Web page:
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Google AI falsely calls Warhammer 40k Blood Angels traitors

Google’s experimental AI tool has been bingeing on Warhammer 40k fan fiction, and puts the Blood Angels Space Marines on the side of Chaos.

Google's AI mistakenly thinks the Warhammer 40k Blood Angels - pictured, a red armored warrior holding a sword - worship the plague god Nurgle

When asked a specific question, Google’s experimental AI Overview feature will tell you that the Warhammer 40k Blood Angels are “a legion of Heretic Astartes who are dedicated to Nurgle, the Lord of Decay”. This is completely wrong – the Blood Angels are as loyal as Space Marines come – but where did the answer come from?

After seeing screenshots of the strange AI Overview answer on Reddit, Wargamer editor Alex Evans was able to reproduce it by asking the question “40k are Blood Angels Catholic?” Since the Catholic religion is almost entirely forgotten by the time of the Horus Heresy, and totally gone in Warhammer 40k, it’s reassuring that the AI doesn’t answer this part of the question with a “yes”.

An AI overview provided by Google in response to the question "40k are Blood Angels Catholic?" with the partially correct repsonse saying they're not Catholic, but they are Heretic legionnaires

The rest of the answer seems to have been taken from the Dornian Heresy fan wiki. This is a fan made alt-history project that speculates on what would happen if Horus Lupercal had stayed loyal to the Imperium of Man, and Rogal Dorn fell to the 40k Chaos gods. Every Space Marine Legion swaps sides, except for the Ultramarines, who turn Ultramar into a high tech separatist Empire. And the Blood Angels fall to Nurgle.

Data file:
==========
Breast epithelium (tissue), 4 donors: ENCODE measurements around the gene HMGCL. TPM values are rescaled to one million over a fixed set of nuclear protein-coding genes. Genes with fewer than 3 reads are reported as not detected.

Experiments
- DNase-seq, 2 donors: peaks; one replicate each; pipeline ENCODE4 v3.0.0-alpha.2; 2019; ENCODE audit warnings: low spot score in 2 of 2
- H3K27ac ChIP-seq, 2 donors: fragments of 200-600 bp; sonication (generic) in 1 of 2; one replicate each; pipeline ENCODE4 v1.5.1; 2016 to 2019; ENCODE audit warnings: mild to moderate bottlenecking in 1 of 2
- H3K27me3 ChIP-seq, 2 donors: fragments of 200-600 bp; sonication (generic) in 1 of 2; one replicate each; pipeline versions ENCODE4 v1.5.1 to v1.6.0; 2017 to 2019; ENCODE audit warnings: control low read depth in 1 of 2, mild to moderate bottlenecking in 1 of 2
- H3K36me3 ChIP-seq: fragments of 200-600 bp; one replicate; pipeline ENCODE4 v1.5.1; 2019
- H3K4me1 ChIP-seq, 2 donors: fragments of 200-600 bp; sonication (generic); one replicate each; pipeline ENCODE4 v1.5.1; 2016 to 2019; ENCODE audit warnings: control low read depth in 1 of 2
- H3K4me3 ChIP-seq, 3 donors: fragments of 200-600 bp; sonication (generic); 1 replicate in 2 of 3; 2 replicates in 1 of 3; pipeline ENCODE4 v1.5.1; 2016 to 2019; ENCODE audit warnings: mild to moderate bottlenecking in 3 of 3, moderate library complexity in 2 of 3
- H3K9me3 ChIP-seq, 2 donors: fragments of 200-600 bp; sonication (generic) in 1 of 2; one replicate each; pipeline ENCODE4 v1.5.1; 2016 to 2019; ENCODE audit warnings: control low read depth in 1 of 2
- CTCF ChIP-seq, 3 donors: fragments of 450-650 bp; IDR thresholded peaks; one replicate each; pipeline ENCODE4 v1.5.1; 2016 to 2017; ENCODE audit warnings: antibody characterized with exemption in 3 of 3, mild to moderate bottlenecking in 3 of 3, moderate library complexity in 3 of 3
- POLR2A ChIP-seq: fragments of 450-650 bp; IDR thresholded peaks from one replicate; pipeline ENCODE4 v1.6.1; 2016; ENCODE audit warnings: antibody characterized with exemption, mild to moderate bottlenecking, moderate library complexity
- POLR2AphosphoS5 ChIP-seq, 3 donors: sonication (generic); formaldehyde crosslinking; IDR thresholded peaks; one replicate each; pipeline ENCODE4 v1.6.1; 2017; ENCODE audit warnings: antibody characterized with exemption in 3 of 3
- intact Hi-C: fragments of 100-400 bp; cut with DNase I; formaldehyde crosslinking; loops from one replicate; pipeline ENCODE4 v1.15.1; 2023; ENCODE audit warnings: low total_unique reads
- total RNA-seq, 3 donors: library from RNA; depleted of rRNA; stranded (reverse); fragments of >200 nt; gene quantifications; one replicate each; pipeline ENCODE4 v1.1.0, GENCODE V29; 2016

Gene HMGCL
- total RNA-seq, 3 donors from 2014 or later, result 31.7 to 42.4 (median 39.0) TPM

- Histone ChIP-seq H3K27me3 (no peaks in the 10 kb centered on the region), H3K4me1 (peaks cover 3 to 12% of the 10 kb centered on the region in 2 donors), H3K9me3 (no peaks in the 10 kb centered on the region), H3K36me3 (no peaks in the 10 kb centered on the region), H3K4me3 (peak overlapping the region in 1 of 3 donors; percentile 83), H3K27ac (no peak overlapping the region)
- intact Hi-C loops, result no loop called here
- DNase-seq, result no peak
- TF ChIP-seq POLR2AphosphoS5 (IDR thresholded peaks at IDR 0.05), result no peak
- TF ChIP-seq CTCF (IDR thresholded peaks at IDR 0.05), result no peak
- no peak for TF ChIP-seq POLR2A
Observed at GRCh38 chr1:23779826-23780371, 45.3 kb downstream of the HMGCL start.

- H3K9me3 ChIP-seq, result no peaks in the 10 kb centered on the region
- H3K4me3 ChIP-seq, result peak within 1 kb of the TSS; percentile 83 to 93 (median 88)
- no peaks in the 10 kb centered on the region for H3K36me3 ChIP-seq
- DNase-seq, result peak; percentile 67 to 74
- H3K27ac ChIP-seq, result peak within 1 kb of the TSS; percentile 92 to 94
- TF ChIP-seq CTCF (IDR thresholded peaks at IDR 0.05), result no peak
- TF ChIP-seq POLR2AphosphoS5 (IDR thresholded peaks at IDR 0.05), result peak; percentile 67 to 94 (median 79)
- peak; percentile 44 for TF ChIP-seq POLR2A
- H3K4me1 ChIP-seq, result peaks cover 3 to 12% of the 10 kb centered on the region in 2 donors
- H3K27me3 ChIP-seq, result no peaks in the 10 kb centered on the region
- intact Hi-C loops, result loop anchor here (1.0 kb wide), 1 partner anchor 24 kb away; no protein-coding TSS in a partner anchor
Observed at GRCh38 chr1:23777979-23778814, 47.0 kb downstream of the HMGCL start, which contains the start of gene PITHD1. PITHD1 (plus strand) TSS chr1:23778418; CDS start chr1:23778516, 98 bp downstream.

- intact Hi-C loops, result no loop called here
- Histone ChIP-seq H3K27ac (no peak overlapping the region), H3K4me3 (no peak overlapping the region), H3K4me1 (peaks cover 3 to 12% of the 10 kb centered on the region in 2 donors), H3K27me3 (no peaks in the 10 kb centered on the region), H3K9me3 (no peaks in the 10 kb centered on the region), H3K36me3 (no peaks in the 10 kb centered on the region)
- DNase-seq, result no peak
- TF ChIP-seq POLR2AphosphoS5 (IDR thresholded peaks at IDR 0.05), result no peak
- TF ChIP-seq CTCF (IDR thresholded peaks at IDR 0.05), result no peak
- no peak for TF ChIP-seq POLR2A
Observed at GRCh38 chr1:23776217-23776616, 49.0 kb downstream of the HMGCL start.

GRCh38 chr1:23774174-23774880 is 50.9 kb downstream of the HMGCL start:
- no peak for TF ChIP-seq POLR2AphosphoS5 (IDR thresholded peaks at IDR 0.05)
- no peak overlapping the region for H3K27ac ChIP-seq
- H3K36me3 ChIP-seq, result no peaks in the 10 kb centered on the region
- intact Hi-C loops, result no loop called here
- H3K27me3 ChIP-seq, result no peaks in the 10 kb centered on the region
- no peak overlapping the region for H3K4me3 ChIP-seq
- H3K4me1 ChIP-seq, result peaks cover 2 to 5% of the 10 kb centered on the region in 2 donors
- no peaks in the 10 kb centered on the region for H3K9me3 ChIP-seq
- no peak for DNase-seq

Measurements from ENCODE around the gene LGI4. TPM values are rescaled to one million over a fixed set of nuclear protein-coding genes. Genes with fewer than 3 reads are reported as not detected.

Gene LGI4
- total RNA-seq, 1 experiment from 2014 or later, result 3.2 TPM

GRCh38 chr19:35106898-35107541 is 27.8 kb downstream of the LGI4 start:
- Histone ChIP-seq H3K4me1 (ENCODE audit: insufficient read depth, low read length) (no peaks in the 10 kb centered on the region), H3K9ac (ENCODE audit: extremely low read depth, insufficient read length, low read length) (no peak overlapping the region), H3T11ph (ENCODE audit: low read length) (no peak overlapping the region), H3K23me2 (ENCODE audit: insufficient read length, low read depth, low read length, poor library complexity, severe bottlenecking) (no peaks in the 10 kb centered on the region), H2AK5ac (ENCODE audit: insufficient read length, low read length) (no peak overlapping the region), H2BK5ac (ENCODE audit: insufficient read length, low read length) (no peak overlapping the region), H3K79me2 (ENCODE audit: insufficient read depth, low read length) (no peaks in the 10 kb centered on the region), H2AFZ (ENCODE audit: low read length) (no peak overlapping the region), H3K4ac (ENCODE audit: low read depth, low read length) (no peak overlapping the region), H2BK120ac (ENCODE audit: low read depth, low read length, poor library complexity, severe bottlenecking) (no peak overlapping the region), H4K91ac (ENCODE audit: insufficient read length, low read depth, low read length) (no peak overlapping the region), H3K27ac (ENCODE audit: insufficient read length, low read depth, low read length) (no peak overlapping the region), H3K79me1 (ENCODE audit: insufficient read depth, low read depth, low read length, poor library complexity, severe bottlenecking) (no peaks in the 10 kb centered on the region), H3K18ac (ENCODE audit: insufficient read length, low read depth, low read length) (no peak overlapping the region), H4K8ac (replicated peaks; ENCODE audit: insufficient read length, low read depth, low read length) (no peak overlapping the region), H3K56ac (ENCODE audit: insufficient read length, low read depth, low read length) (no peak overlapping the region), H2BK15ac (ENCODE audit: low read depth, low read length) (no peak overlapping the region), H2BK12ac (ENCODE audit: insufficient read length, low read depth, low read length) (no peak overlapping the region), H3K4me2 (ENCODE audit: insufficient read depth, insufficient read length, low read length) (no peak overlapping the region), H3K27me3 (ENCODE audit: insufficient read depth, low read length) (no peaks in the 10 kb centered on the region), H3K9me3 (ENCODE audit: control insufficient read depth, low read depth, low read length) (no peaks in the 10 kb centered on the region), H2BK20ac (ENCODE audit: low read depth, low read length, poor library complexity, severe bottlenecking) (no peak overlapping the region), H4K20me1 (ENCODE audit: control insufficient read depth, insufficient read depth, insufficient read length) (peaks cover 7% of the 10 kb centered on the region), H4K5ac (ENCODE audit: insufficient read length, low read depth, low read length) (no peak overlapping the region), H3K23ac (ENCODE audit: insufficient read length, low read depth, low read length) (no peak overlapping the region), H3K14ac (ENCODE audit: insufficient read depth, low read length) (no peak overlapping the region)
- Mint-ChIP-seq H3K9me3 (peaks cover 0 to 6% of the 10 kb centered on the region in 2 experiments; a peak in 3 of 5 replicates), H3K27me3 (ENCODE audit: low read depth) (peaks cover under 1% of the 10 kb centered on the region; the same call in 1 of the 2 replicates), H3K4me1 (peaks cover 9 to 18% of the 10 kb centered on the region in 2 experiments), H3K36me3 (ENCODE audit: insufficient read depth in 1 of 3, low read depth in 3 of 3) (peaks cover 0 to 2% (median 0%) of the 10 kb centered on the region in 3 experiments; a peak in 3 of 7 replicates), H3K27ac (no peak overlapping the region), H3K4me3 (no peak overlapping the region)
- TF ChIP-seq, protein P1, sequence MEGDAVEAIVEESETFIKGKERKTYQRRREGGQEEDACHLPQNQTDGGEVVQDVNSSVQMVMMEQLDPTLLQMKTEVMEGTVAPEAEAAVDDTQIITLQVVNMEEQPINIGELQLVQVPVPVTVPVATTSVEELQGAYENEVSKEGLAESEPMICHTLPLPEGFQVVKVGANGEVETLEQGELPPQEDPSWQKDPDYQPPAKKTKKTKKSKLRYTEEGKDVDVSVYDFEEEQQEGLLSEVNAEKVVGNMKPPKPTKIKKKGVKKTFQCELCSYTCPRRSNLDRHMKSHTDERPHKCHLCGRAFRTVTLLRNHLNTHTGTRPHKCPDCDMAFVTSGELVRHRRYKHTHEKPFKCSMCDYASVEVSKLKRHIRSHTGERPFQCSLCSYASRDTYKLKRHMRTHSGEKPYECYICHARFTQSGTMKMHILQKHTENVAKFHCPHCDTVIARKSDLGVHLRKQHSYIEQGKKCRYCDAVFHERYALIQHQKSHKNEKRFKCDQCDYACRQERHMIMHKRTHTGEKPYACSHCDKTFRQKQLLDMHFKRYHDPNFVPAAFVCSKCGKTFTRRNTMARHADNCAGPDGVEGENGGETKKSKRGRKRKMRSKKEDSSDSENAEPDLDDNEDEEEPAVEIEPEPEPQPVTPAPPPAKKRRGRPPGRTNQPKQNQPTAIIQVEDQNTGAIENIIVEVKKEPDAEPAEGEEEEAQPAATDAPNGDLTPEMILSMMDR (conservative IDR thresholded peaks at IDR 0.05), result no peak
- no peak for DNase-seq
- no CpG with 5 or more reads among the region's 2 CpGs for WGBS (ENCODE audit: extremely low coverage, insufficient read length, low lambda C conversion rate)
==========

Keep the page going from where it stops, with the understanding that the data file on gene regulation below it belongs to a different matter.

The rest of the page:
This kind of factual error highlights the limitations of tools currently being marketed as ‘AI’. Large Language Model (LLM) systems start with training data, which is a huge volume of text or images that has been labelled by humans. LLMs then make rules that describe the relationship between the labels and the patterns in the data, more or less successfully. If given a ‘prompt’, they can generate new images or texts that follow the rules.

No part of this involves the machine understanding the data, though – it’s finding patterns in bits of data, not in words or image subjects. It has no capabilities at all to compare two sources, or reason about them. Hence data in a very big Warhammer 40k lore wiki looks the same as a Warhammer 40k fan lore wiki to Google’s ‘AI’, and is fair game for inclusion in a summary.

Suffice to say, we don’t need to call the Adeptus Mechanicus to banish any Abominable Intelligences just yet. However, it’s another reminder of the encroachment of so-called AI tools into our lives. If you’re interested in the topic, check out Mollie Russell’s deep dive into the impact of AI on the games publishing industry.